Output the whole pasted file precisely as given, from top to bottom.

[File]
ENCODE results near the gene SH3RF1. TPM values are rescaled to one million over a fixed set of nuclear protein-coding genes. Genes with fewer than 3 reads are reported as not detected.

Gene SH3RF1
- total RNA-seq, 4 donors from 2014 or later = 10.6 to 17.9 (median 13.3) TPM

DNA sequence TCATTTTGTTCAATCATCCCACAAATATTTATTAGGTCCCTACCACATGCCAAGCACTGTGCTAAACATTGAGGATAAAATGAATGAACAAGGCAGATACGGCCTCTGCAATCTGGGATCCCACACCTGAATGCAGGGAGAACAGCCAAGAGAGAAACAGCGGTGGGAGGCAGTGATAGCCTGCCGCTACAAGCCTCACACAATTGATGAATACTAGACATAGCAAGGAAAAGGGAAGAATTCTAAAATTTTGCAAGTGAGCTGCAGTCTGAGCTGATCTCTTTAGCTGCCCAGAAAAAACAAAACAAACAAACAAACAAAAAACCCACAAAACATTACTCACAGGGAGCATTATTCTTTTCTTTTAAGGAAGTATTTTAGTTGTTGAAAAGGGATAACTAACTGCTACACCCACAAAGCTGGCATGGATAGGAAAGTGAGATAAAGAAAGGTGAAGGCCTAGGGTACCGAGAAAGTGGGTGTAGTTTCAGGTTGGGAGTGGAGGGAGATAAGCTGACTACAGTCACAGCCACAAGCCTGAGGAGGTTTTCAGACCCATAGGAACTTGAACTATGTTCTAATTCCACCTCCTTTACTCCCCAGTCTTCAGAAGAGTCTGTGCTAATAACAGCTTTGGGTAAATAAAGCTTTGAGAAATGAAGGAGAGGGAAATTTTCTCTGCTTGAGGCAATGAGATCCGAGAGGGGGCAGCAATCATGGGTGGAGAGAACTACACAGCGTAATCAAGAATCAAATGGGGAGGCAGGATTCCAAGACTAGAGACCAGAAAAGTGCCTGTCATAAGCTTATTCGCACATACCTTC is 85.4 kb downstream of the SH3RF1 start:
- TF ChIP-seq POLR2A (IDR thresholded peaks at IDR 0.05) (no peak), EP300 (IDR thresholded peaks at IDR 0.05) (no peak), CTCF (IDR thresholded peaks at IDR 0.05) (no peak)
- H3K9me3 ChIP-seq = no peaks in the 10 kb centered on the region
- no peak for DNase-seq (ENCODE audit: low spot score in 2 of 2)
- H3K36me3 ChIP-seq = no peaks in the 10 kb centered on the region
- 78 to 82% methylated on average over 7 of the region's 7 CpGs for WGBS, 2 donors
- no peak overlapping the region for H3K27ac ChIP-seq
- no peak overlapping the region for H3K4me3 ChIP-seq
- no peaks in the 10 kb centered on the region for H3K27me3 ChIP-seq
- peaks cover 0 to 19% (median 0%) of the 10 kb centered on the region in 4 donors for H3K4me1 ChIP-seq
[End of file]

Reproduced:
ENCODE results near the gene SH3RF1. TPM values are rescaled to one million over a fixed set of nuclear protein-coding genes. Genes with fewer than 3 reads are reported as not detected.

Gene SH3RF1
- total RNA-seq, 4 donors from 2014 or later = 10.6 to 17.9 (median 13.3) TPM

DNA sequence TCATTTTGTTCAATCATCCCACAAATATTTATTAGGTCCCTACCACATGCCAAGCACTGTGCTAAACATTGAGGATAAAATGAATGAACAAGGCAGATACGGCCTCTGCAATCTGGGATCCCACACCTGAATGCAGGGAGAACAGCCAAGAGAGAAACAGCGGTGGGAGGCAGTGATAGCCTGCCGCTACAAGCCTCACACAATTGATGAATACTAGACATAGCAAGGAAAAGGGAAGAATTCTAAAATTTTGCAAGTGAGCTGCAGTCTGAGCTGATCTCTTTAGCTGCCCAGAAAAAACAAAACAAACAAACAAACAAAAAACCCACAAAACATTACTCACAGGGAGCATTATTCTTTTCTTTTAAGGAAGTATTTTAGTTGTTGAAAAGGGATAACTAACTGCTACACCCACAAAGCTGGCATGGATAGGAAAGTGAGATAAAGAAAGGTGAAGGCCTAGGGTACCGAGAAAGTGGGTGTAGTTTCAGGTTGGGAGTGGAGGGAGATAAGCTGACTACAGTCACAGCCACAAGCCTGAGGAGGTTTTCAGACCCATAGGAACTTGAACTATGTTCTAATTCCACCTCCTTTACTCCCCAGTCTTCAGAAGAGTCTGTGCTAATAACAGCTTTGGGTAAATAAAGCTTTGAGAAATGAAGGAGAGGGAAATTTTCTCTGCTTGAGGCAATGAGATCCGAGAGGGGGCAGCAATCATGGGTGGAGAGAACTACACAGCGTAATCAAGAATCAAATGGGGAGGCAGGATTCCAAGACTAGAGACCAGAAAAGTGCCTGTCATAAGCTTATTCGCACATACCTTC is 85.4 kb downstream of the SH3RF1 start:
- TF ChIP-seq POLR2A (IDR thresholded peaks at IDR 0.05) (no peak), EP300 (IDR thresholded peaks at IDR 0.05) (no peak), CTCF (IDR thresholded peaks at IDR 0.05) (no peak)
- H3K9me3 ChIP-seq = no peaks in the 10 kb centered on the region
- no peak for DNase-seq (ENCODE audit: low spot score in 2 of 2)
- H3K36me3 ChIP-seq = no peaks in the 10 kb centered on the region
- 78 to 82% methylated on average over 7 of the region's 7 CpGs for WGBS, 2 donors
- no peak overlapping the region for H3K27ac ChIP-seq
- no peak overlapping the region for H3K4me3 ChIP-seq
- no peaks in the 10 kb centered on the region for H3K27me3 ChIP-seq
- peaks cover 0 to 19% (median 0%) of the 10 kb centered on the region in 4 donors for H3K4me1 ChIP-seq